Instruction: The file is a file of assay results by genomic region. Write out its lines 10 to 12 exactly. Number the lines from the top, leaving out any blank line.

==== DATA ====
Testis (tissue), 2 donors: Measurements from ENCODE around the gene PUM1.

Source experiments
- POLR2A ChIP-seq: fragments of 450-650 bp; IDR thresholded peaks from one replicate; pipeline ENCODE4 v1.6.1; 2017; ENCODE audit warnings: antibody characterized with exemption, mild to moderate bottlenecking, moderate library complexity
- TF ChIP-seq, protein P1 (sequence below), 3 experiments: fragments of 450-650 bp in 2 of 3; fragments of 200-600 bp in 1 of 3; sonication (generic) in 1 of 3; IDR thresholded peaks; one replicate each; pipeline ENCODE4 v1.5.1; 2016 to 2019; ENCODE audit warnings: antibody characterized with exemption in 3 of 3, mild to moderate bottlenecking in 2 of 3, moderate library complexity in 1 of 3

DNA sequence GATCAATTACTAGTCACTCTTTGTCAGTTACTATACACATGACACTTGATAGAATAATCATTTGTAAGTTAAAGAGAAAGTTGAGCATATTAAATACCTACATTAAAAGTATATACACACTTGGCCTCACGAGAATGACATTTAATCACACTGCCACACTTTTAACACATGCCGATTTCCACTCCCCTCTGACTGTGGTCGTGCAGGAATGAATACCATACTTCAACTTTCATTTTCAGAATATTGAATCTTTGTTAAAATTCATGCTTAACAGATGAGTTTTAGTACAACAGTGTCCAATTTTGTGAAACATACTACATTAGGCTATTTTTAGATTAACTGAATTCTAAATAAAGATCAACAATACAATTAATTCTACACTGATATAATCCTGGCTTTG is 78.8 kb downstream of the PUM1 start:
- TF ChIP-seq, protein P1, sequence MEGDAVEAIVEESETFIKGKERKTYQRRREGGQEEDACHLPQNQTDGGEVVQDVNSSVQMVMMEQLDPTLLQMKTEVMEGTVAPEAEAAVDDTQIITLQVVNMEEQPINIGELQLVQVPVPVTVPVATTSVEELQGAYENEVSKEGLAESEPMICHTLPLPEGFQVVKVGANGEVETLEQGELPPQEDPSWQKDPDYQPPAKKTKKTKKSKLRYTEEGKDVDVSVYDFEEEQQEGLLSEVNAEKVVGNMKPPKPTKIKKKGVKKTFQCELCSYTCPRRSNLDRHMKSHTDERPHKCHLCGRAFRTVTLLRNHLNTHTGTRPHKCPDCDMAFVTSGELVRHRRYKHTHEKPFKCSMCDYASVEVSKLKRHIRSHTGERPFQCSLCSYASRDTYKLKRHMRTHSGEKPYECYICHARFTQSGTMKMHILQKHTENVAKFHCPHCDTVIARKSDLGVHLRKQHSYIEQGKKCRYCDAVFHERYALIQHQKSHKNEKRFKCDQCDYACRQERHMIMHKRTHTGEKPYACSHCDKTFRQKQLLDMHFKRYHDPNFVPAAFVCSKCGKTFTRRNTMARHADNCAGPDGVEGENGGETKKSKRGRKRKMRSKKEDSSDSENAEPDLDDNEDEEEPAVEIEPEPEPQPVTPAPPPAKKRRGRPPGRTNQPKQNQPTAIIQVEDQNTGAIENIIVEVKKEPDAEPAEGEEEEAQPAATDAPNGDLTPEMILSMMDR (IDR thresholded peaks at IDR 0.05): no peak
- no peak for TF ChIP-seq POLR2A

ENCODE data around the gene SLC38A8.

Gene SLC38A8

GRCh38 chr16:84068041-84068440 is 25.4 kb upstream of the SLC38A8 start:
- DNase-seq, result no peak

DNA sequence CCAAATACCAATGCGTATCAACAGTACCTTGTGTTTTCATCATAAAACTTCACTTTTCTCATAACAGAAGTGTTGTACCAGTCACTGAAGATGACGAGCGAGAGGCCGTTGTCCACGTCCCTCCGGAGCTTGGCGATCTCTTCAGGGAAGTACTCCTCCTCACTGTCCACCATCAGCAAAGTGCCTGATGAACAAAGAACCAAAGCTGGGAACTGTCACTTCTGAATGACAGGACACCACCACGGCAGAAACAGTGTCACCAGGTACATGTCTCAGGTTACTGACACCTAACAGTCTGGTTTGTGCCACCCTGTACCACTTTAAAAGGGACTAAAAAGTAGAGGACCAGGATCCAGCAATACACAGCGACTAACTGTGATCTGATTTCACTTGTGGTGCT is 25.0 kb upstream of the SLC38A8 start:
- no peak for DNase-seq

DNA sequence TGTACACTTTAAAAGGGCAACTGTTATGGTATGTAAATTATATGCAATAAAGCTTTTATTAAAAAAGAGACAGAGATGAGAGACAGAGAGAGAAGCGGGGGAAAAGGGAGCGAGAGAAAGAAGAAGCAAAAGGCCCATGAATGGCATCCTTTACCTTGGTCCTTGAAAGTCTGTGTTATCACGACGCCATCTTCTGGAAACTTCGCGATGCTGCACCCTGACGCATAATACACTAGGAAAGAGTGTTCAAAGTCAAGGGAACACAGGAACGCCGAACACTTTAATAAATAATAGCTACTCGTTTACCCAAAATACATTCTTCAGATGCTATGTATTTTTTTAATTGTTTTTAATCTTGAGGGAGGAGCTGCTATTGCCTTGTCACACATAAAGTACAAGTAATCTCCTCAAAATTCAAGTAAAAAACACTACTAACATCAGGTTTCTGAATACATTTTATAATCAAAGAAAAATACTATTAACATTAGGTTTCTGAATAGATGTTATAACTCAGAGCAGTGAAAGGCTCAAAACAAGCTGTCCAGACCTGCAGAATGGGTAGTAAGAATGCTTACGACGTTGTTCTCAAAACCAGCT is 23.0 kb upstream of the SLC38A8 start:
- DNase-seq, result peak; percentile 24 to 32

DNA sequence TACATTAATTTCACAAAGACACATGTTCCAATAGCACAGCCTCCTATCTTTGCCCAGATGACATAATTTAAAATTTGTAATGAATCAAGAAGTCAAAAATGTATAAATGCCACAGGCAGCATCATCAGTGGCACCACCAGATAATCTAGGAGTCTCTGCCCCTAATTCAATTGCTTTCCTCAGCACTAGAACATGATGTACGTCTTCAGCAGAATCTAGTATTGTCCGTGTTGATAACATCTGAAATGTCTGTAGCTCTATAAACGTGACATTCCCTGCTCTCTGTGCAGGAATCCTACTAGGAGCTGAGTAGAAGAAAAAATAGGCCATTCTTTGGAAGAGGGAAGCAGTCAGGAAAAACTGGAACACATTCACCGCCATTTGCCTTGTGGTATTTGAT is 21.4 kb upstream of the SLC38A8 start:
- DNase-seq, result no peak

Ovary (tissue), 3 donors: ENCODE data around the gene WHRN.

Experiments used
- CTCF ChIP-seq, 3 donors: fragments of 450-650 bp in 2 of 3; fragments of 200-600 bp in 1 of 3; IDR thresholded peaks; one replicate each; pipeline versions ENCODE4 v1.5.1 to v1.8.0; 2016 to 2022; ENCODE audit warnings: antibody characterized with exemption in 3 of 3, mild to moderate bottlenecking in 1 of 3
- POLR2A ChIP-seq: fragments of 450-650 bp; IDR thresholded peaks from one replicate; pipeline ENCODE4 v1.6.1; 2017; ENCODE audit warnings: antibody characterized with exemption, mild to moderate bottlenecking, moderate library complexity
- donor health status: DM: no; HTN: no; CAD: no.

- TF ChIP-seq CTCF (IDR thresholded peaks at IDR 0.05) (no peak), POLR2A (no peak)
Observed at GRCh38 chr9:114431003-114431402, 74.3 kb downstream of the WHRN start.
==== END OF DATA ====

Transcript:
GRCh38 chr16:84068041-84068440 is 25.4 kb upstream of the SLC38A8 start:
- DNase-seq, result no peak

DNA sequence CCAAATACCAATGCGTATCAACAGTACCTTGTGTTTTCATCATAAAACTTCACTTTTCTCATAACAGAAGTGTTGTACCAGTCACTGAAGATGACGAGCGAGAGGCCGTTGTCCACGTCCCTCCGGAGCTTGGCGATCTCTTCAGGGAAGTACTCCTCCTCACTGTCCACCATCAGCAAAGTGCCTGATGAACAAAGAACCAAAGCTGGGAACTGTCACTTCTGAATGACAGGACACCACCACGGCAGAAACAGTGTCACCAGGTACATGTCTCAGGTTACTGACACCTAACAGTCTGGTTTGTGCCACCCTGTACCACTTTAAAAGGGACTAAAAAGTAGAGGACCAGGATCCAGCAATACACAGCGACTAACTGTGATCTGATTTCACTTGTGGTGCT is 25.0 kb upstream of the SLC38A8 start: